One of the world-leaders in ejection seats is evaluating different candidate materials for the upholstery on their ejection seats. In aircraft, an ejection seat or ejector seat is a system designed to rescue the pilot or other crew of an aircraft in an emergency. In most designs, the seat is propelled out of the aircraft by an explosive charge or rocket motor, carrying the pilot with it. While the core function of the ejection seat is for emergency use, the comfort of the seat is taking on increasing significance with pilots seated in them for over 10+ hours. Designers are limited by how much insulating cushion can be used. Pilots often complain of the seat feeling cold as the upholstery and under-cushion sit directly on the metal seat which is designed to absorb kinetic force in the event of a non-controlled landing or crash.
Thermal effusivity (also known as thermal inertia) is the thermal property that defines the interfacial temperature when two materials come in contact with each other at different temperatures. Thermal effusivity is commonly characterized in the textile and fabrics industries employing test method ASTM D7984 based on C-Therm’s patented MTPS (modified transient plane source) technique. The thermal effusivity provides a quantifiable means of understanding the “warm feel” or “cool touch” of the sample.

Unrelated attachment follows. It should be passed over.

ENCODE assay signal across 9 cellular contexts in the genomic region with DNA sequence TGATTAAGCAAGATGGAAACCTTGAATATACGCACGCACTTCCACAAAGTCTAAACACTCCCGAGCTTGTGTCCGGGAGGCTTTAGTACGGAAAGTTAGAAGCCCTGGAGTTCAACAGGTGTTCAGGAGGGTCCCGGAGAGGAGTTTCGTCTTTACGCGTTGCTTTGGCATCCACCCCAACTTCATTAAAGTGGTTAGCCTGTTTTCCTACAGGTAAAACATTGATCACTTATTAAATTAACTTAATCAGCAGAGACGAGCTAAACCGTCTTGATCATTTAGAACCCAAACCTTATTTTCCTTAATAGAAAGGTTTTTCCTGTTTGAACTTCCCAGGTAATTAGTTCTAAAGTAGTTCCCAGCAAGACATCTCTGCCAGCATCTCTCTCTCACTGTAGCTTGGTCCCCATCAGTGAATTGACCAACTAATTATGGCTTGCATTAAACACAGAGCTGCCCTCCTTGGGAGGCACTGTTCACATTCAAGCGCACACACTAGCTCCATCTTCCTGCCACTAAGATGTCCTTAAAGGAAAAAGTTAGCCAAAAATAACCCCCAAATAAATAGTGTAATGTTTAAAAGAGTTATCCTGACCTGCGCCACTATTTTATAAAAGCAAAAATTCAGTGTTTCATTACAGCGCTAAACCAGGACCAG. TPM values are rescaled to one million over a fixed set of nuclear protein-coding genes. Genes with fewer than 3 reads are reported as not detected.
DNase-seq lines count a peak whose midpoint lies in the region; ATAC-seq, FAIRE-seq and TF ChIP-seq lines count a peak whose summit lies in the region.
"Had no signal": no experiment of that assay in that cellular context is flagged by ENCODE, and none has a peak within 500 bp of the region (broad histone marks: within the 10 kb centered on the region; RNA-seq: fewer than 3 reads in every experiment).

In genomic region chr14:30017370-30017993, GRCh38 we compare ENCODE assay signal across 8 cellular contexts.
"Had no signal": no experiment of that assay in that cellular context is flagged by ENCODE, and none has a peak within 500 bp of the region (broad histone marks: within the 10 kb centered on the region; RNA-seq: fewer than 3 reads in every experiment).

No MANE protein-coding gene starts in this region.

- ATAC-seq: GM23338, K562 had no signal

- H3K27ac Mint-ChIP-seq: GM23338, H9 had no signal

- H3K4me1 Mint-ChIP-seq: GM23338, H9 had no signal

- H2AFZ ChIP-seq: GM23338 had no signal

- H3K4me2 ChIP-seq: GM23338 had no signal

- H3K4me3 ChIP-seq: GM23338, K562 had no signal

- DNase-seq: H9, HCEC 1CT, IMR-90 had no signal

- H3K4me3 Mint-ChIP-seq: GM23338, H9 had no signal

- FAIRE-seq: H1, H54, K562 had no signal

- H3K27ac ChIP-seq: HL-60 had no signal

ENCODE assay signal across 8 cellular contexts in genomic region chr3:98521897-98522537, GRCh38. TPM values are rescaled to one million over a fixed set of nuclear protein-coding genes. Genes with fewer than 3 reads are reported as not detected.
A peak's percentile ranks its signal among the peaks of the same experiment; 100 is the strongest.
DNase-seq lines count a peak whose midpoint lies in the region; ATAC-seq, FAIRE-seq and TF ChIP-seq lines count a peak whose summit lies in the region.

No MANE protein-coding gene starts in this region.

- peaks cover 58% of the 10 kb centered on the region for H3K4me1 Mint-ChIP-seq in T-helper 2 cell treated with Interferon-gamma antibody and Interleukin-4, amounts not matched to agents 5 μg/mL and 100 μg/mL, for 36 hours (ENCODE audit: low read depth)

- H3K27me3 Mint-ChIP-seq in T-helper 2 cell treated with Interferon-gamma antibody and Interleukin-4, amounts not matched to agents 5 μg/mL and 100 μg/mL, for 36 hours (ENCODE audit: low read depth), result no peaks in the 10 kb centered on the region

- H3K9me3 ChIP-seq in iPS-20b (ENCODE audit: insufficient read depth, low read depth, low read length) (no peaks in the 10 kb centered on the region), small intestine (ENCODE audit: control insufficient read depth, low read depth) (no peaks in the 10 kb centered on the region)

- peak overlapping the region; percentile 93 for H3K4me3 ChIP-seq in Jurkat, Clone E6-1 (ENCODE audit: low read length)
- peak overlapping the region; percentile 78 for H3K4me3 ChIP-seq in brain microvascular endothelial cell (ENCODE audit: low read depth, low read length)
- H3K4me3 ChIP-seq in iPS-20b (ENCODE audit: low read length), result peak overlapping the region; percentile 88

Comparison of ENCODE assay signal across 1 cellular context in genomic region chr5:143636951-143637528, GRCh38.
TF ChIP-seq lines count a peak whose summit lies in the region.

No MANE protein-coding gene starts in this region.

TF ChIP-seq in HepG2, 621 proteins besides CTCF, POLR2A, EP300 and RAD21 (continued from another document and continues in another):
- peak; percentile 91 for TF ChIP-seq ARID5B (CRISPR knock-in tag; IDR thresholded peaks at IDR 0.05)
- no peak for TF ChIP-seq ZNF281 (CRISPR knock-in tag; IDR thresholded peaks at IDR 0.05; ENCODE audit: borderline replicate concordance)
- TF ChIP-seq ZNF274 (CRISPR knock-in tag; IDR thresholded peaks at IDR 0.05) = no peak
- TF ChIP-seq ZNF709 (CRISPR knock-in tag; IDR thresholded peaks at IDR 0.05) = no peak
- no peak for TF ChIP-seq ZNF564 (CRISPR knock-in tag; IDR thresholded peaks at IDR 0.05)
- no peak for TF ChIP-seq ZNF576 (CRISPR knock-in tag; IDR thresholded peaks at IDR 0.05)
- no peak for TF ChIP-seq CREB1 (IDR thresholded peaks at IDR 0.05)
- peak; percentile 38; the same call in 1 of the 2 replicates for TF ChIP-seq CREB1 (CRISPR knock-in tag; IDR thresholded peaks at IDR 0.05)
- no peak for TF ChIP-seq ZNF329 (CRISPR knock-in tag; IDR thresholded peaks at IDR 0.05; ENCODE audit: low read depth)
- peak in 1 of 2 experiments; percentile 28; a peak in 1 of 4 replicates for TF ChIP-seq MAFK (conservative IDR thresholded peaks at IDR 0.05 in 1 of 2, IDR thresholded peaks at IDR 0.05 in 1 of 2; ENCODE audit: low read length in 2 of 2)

Two different candidate material samples were tested as shown in Figure 1 above. Three tests were completed for each sample in different locations. One reported test result is the average of five (5) measurements, for which the relative standard deviation (RSD) is also reported. Between each test, the sample was removed, the sensor cleaned, and the sample replaced.
|Sample 1||Sample 2|
|(Ws½/m²K)||RSD (N=5)||(Ws½/m²K)||RSD (N=5)|
Results from the sample testing may be seen in Table 1, above. Sample 1 (black backing) had the lowest thermal effusivity of 101 Ws½/m²K correlating to the “warmest touch” feel of the tested samples. Sample 2 (white backing) had the highest thermal effusivity of 121 Ws½/m²K correlating to a cooler feeling.
If the manufacturer was choosing which fabric to use solely based on the feel of the material, Sample 1 would be the optimal choice based on a considerably lower thermal effusivity. This analysis does not however consider additional performance data such as the materials durability or fireproof rating. It should be noted that the “warm feel” is only part of the material’s overall product performance.
Learn more about thermal effusivity and how to quantify the warm feel or cool touch of textiles and fabrics.